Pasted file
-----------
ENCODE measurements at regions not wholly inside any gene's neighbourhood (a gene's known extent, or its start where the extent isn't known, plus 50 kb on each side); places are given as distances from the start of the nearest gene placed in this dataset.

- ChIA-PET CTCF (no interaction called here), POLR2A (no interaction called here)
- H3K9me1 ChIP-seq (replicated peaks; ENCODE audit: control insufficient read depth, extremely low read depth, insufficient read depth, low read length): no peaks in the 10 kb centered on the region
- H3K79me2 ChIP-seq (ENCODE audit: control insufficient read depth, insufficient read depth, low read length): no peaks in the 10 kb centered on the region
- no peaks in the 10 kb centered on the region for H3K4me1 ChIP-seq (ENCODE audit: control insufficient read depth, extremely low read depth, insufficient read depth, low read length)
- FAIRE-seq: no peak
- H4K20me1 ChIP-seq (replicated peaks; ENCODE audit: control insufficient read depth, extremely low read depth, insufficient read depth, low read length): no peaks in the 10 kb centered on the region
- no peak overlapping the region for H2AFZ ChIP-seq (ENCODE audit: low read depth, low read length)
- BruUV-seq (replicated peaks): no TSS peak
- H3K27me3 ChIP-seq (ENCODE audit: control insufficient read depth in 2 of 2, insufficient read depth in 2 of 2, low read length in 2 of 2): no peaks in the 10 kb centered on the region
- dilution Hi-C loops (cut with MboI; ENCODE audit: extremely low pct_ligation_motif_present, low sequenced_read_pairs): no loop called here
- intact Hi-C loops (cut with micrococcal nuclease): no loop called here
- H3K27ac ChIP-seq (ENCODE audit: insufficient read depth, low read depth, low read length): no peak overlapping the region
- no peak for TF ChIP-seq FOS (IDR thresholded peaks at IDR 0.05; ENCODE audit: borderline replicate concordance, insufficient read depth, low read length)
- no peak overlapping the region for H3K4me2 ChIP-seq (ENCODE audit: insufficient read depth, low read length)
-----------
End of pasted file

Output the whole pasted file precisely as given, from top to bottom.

ENCODE measurements at regions not wholly inside any gene's neighbourhood (a gene's known extent, or its start where the extent isn't known, plus 50 kb on each side); places are given as distances from the start of the nearest gene placed in this dataset.

- ChIA-PET CTCF (no interaction called here), POLR2A (no interaction called here)
- H3K9me1 ChIP-seq (replicated peaks; ENCODE audit: control insufficient read depth, extremely low read depth, insufficient read depth, low read length): no peaks in the 10 kb centered on the region
- H3K79me2 ChIP-seq (ENCODE audit: control insufficient read depth, insufficient read depth, low read length): no peaks in the 10 kb centered on the region
- no peaks in the 10 kb centered on the region for H3K4me1 ChIP-seq (ENCODE audit: control insufficient read depth, extremely low read depth, insufficient read depth, low read length)
- FAIRE-seq: no peak
- H4K20me1 ChIP-seq (replicated peaks; ENCODE audit: control insufficient read depth, extremely low read depth, insufficient read depth, low read length): no peaks in the 10 kb centered on the region
- no peak overlapping the region for H2AFZ ChIP-seq (ENCODE audit: low read depth, low read length)
- BruUV-seq (replicated peaks): no TSS peak
- H3K27me3 ChIP-seq (ENCODE audit: control insufficient read depth in 2 of 2, insufficient read depth in 2 of 2, low read length in 2 of 2): no peaks in the 10 kb centered on the region
- dilution Hi-C loops (cut with MboI; ENCODE audit: extremely low pct_ligation_motif_present, low sequenced_read_pairs): no loop called here
- intact Hi-C loops (cut with micrococcal nuclease): no loop called here
- H3K27ac ChIP-seq (ENCODE audit: insufficient read depth, low read depth, low read length): no peak overlapping the region
- no peak for TF ChIP-seq FOS (IDR thresholded peaks at IDR 0.05; ENCODE audit: borderline replicate concordance, insufficient read depth, low read length)
- no peak overlapping the region for H3K4me2 ChIP-seq (ENCODE audit: insufficient read depth, low read length)